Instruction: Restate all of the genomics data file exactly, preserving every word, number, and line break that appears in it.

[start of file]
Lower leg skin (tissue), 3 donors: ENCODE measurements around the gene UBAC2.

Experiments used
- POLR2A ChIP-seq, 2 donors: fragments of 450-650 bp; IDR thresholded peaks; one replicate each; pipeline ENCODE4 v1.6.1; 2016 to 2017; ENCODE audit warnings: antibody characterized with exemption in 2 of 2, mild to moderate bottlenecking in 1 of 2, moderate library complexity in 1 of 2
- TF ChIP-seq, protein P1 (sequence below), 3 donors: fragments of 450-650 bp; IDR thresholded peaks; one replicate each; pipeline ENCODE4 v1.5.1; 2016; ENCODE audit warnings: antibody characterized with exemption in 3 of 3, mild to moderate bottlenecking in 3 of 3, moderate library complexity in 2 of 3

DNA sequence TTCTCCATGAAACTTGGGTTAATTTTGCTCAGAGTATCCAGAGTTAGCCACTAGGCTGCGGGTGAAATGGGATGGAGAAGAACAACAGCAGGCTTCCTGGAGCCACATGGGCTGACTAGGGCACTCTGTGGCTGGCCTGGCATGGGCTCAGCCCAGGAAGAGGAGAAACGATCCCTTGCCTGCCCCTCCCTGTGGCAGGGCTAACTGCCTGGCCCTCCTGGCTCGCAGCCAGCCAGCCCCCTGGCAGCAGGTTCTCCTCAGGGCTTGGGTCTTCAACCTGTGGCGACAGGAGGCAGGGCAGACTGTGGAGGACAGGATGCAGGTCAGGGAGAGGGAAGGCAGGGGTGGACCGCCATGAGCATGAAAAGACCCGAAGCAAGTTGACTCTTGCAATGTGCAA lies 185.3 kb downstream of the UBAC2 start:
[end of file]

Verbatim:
Lower leg skin (tissue), 3 donors: ENCODE measurements around the gene UBAC2.

Experiments used
- POLR2A ChIP-seq, 2 donors: fragments of 450-650 bp; IDR thresholded peaks; one replicate each; pipeline ENCODE4 v1.6.1; 2016 to 2017; ENCODE audit warnings: antibody characterized with exemption in 2 of 2, mild to moderate bottlenecking in 1 of 2, moderate library complexity in 1 of 2
- TF ChIP-seq, protein P1 (sequence below), 3 donors: fragments of 450-650 bp; IDR thresholded peaks; one replicate each; pipeline ENCODE4 v1.5.1; 2016; ENCODE audit warnings: antibody characterized with exemption in 3 of 3, mild to moderate bottlenecking in 3 of 3, moderate library complexity in 2 of 3

DNA sequence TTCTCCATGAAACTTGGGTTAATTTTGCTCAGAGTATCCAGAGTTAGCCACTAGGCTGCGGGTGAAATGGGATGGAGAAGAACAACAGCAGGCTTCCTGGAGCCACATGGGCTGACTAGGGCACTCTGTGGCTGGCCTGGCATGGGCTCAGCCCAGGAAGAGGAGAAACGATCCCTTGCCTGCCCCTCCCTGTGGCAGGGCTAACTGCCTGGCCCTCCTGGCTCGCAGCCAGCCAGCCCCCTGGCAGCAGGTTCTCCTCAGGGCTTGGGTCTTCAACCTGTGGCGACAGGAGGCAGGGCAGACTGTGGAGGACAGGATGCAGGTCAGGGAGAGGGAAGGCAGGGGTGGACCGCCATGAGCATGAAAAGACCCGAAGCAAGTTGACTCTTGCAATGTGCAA lies 185.3 kb downstream of the UBAC2 start: